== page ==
HEALTH PROMOTION RESOURCE CENTRE
Asthma is a chronic lung disease with recurrent attacks of breathlessness and wheezing, which vary in severity and frequency from person to person. Symptoms may occur several times in a day or week in affected individuals, and for some people become worse during physical activity or at night.
What Is an Asthma Attack?
An asthma attack may include coughing, chest tightness, wheezing, and trouble breathing. The attack happens in your body’s airways, which are the paths that carry air to your lungs. As the air moves through your lungs, the airways become smaller, like the branches of a tree are smaller than the tree trunk. During an asthma attack, the sides of the airways in your lungs swell and the airways shrink. Less air gets in and out of your lungs, and mucous that your body makes clogs up the airways even more.
An asthma attack can happen when you are exposed to “asthma triggers”. Your triggers can be very different from those of someone else with asthma. Know your triggers and learn how to avoid them. Watch out for an attack when you can’t avoid the triggers and always ensure you have a filled non expired Ventolin (salbutamol) inhaler with you at all times.
• indoor allergens (for example, house dust mites in bedding, carpets and stuffed furniture, pollution and pet dander)
• outdoor allergens (such as pollens , moulds, grass)
• tobacco smoke
• chemical irritants in the workplace
• air pollution,( smoke, burning wood).
Other triggers can include cold air, extreme emotional arousal such as anger or fear, and physical exercise. Even certain medications can trigger asthma: aspirin and other non-steroid anti-inflammatory drugs, and beta-blockers (which are used to treat high blood pressure, heart conditions and migraine).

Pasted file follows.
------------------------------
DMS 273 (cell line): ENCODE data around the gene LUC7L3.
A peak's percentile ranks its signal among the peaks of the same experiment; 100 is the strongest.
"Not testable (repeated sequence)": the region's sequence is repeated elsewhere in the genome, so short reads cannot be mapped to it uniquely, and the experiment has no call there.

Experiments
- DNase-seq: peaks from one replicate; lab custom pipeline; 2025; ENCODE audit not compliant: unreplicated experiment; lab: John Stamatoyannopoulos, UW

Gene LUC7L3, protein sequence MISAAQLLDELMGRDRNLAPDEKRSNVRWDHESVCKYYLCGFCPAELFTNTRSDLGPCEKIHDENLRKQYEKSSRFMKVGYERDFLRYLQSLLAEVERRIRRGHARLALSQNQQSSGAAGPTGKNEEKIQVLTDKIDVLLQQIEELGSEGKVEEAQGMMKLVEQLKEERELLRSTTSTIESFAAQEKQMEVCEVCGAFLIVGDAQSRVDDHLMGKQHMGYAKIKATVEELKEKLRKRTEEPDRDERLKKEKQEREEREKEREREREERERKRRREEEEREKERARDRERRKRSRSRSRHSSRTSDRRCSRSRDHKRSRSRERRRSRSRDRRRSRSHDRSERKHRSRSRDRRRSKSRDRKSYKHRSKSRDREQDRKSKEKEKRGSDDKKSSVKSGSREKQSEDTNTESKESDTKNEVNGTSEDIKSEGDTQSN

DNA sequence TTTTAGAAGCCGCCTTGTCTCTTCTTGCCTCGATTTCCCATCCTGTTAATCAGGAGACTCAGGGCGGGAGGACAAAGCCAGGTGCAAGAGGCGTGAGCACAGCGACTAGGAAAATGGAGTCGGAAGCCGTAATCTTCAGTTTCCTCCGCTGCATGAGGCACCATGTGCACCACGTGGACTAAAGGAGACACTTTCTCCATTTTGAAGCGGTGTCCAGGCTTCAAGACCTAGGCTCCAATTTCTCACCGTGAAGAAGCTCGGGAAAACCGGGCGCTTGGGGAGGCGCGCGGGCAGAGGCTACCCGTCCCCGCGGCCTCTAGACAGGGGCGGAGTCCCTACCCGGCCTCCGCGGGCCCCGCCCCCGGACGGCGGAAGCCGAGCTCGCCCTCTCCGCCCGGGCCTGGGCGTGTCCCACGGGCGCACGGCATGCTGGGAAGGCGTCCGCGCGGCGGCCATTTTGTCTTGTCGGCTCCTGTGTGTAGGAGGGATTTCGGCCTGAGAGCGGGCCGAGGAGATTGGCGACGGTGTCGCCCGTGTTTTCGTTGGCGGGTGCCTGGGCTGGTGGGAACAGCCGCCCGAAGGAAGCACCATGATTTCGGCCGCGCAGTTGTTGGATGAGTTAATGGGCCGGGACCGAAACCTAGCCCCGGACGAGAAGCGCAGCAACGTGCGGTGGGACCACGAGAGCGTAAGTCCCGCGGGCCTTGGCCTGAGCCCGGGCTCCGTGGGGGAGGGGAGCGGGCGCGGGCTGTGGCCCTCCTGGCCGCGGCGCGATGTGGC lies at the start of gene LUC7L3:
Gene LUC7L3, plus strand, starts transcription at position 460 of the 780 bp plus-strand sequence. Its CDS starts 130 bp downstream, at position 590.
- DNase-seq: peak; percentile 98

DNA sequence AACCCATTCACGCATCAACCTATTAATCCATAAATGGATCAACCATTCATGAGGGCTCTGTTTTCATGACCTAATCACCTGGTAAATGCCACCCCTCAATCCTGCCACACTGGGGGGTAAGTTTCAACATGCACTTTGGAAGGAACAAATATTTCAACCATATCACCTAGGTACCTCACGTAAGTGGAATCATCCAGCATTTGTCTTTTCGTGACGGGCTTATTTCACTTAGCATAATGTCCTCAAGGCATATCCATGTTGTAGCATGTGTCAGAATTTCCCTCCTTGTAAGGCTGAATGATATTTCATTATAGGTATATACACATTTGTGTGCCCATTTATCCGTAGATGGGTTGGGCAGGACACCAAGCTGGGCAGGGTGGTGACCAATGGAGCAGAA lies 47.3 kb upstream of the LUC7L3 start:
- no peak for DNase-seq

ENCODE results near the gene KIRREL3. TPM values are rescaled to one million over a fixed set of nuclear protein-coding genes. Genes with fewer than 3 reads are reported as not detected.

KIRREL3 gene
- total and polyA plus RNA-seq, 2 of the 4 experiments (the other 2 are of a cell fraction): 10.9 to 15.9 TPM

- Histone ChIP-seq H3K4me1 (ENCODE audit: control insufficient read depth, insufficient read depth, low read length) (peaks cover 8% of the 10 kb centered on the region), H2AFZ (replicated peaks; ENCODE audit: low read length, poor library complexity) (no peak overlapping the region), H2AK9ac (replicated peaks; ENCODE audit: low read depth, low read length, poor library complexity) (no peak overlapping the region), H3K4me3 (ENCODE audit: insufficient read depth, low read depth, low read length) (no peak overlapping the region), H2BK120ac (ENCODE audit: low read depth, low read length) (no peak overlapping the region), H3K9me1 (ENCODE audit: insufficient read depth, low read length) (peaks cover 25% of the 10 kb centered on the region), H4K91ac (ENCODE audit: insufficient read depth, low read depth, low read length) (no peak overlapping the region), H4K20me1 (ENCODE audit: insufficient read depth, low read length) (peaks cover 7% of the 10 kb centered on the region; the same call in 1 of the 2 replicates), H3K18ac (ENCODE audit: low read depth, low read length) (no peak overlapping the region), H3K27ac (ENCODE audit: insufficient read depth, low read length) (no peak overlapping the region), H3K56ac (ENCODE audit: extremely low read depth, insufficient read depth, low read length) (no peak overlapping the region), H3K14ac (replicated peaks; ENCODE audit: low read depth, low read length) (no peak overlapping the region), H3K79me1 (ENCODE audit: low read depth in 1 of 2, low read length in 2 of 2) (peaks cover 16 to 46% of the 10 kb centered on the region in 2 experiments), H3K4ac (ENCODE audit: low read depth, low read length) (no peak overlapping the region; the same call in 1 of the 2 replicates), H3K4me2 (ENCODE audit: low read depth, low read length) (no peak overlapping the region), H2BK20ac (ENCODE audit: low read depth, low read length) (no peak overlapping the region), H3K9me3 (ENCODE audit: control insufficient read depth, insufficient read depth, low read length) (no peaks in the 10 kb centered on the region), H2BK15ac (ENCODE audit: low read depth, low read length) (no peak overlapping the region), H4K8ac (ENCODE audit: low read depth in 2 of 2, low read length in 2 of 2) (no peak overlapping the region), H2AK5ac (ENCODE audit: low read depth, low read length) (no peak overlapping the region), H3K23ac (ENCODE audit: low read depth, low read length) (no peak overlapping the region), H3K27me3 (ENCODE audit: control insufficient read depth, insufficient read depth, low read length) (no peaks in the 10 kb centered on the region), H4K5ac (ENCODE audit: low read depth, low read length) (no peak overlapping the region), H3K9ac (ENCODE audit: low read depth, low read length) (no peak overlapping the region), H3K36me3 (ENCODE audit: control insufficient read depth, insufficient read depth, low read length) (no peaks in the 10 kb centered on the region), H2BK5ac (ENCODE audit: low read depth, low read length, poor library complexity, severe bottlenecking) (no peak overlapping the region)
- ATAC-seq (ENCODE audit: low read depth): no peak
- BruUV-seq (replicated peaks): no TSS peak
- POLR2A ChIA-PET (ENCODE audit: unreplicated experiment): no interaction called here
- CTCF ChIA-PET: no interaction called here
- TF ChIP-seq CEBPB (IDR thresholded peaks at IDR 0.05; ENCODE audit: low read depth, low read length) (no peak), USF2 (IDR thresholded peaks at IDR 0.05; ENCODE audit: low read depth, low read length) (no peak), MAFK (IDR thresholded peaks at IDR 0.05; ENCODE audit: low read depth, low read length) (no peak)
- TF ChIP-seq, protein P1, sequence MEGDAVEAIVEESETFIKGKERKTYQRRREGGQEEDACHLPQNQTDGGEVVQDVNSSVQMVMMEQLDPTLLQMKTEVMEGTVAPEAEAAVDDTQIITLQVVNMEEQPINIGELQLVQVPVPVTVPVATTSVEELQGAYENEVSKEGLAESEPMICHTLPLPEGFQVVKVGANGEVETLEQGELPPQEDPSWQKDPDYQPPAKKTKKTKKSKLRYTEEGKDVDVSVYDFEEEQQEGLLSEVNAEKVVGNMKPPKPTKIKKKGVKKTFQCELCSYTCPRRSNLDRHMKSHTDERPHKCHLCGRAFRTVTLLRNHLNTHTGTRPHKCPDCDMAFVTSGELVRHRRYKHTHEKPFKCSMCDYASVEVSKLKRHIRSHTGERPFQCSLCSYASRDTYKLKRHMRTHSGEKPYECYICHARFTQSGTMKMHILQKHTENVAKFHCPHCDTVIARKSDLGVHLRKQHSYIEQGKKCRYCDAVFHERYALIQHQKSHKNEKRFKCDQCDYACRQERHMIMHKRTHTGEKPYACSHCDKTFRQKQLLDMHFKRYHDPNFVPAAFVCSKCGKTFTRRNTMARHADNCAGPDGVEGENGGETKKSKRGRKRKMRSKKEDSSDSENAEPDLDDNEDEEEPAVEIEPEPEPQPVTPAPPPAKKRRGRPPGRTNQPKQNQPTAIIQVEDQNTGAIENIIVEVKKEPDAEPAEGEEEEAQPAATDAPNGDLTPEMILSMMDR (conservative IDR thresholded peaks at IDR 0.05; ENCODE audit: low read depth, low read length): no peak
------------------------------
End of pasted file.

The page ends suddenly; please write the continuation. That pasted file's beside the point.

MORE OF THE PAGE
What to do if you are having an Asthmatic attack
• The first step to relieve an asthma attack is to use your quick-acting bronchodilator (such as salbutamol) usual dose is 2 puffs, breathed slowly and deeply.
• In a sudden severe crisis of breathing, you can safely use as many as 4 puffs at a time. Under normal circumstances, it is usually recommended that you use your quick-relief bronchodilator no more than 4 times a day.
• To treat an asthma attack, however, you can safely use it as often as every 20 minutes for as long as 2 hours, if needed.
• If available, a compressor with nebulizer can be used in the same way, every 20 minutes for several doses. The major side-effects to anticipate are a jittery feeling and racing of the heart.
How best to deal with an asthma attack depends in part on how bad the attack is. Sometimes you can recognize a severe attack based on how you feel. You are having a severe attack if you have shortness of breath walking slowly on level ground, if your speaking is interrupted to catch your breath, if you are perspiring and can’t lie down because of difficulty breathing.
Identify Indications For Emergency Care:
One of the most important skills as a patient or parent of a child with asthma is to know when you need to call your doctor or just head straight to the emergency department. All of the following symptoms are indications that you or your child needs to seek a healthcare provider for emergency care immediately:
• Wheezing that occurs while breathing both in and out
• Coughing that has become continuous
• Difficulty breathing
• Breathing very fast
• Retractions where your skin is pulled in as you breath
• Shortness of breath
• Difficulty talking in complete sentences
• Becoming pale
• Becoming anxious
• Blue lips or fingernails called cyanosis